Daphne and I plan to include, among other things:
- discussion of systemic and societal barriers that people in households of very low income come up against daily - and what we do about them.
- tips and tricks for getting by on next to nothing.
- heads-up about free stuff, discount deals, and other opportunities to save, maybe even make, a little bit of money. (No envelope stuffing, no "make money at home" scams; we promise.)
We're pros at stuff like this.
Distinguishing economicus ridiculous from other consumer-oriented sites will be its uncommon perspective. Any consumer advice column or blog I've read that is produced by magazines, newspapers, etc. target and encourage a certain upper middle class point of view.
By contrast, this blog will be written not just from the perspective of two women who live far below the poverty line; it will also encourage minimalist living. In other words, this consumer advice blog is at heart anti-consumption.
That the lives of Daphne and I are of the miserly minimalist variety isn't something that's wholly our choice. However, given that these are our lives, like it or not, we have chosen to be creatively inventive in an effort to improve our miserly lot. We will provide tips to help our readers in like circumstances take similar action and also hope to educate readers who are financially better off about the realities of poverty, Canada style.
Why 'economicus ridiculous'?
For our new blog's name, we began right away playing with Latin phrases like reductio ad absurdum, homo economicus and the idea of a forced, but ultimately chosen, minimalist lifestyle. And of course, we wanted the title to convey what the blog was chiefly about: money, spending, surviving on next to nothing. We knew the title alone, which we wanted to keep snappy, wouldn't be able to say it all and that a sub-title would be necessary. We therefore worked back and forth on both. We also wanted the title to be rhythmic and use letters that sounded alike.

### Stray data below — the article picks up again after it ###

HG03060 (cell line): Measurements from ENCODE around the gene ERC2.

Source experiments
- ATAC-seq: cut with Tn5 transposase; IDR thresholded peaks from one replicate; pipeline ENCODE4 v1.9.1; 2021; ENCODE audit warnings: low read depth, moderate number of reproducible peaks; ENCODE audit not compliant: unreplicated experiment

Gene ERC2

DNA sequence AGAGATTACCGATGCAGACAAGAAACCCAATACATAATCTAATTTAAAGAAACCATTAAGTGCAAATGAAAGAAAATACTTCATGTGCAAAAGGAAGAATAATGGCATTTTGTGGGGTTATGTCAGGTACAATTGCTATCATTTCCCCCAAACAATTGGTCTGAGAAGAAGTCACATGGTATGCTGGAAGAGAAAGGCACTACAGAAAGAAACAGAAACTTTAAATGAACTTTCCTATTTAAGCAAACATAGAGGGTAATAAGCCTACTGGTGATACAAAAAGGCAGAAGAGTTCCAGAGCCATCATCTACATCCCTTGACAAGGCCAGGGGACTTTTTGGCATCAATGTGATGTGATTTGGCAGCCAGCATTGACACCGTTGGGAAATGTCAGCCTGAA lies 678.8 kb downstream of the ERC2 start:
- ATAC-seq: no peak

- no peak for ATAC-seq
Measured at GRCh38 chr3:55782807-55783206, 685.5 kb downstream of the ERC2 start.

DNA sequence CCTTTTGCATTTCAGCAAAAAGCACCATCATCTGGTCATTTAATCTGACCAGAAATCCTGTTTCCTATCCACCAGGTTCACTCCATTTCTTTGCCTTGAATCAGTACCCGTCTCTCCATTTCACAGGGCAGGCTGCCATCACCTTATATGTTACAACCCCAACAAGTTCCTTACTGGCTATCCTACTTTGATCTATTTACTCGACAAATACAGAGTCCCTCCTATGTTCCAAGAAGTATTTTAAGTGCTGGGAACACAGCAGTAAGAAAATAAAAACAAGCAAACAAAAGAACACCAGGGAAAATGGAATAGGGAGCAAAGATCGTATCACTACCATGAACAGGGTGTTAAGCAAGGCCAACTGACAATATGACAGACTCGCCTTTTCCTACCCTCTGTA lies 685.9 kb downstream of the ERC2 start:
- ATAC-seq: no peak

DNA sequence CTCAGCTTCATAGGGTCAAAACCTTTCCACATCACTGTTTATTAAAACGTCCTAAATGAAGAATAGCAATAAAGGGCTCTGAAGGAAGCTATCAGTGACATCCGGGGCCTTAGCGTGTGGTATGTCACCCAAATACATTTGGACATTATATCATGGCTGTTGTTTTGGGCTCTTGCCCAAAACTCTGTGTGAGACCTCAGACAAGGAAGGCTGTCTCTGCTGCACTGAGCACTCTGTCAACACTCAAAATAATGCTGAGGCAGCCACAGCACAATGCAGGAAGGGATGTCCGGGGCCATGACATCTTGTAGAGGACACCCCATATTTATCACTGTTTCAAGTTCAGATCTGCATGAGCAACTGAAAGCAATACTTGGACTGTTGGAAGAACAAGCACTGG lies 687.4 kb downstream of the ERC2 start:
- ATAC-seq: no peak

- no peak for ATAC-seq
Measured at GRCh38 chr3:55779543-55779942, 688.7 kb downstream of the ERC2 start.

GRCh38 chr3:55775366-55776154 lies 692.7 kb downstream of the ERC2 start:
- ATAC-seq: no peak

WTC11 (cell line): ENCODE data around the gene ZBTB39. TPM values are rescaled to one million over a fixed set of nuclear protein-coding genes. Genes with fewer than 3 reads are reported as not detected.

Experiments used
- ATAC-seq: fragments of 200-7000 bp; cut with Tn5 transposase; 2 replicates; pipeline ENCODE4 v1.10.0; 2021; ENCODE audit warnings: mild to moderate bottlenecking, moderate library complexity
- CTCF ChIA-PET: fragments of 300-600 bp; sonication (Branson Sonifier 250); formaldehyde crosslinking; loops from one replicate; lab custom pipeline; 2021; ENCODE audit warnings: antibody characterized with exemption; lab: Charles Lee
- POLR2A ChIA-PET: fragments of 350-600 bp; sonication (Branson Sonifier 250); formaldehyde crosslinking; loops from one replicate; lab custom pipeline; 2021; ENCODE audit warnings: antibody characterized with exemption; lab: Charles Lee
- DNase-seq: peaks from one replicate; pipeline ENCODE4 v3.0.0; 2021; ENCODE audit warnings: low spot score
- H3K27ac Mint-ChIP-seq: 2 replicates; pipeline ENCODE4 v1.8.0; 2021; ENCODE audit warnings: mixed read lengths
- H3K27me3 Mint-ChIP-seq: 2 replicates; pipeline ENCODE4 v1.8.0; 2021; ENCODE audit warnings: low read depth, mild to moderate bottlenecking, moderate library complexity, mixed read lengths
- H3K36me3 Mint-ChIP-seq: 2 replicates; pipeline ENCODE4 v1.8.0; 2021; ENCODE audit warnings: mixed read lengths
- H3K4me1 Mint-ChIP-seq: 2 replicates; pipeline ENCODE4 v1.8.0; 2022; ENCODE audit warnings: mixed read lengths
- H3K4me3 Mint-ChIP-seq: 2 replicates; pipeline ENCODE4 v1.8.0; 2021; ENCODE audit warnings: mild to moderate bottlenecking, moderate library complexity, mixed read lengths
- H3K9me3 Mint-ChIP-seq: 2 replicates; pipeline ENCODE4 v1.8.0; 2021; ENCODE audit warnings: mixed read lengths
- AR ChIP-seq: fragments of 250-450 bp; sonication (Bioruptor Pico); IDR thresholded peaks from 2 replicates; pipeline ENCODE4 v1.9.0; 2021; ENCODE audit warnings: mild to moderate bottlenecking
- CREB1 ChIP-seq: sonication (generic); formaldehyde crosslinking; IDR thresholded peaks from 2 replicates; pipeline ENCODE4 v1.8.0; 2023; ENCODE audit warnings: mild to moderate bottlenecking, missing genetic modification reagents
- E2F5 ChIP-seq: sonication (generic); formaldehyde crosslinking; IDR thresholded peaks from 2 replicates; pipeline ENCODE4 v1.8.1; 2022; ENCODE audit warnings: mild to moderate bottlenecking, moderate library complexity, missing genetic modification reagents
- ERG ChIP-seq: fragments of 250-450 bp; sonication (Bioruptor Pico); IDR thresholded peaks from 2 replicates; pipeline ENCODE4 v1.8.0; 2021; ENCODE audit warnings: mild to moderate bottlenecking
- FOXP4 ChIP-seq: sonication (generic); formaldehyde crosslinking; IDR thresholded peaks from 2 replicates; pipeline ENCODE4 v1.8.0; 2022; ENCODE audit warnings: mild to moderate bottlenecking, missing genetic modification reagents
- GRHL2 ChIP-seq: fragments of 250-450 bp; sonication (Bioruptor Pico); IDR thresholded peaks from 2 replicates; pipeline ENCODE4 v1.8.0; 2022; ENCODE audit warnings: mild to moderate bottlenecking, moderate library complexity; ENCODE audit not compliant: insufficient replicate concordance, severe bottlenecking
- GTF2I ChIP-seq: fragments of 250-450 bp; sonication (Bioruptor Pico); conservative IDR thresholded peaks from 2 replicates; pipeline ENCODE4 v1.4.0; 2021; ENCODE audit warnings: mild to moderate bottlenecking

With these conditions, it seemed best to coin a new, pseudo-Latin phrase. Ergo, we came up with economicus ridiculous - economicus to represent our money focus and ridiculous to highlight the absurdity of anyone having to get by on so little in a country of such vast wealth. (I toyed with dropping the 'o' in the last syllable of 'ridiculous', but thought that might annoy readers who reflexively cringe at seeing words misspelled.)
We also thought right away of minimalism as a useful descriptor for our lifestyle; it fits with 'spartan', 'bare', 'empty' and the general absence of stuff in our lives. Hence, we sought other 'm' words that would work well with it and convey the correct meaning. The successful candidates were 'maximizing' and 'miserly'.
The final decision was which of the candidates to use for title and which for sub-title. You see the result above.
NB: Most of our posts assume people to have a fixed address. Daphne owns a house. I rent. Low-income renters and most low-income homeowners face the constant threat of losing their housing, since so much of their income is consumed by it. Nonetheless, having a fixed address that is acknowledged by the municipality opens doors to us that are shut to people without similar housing.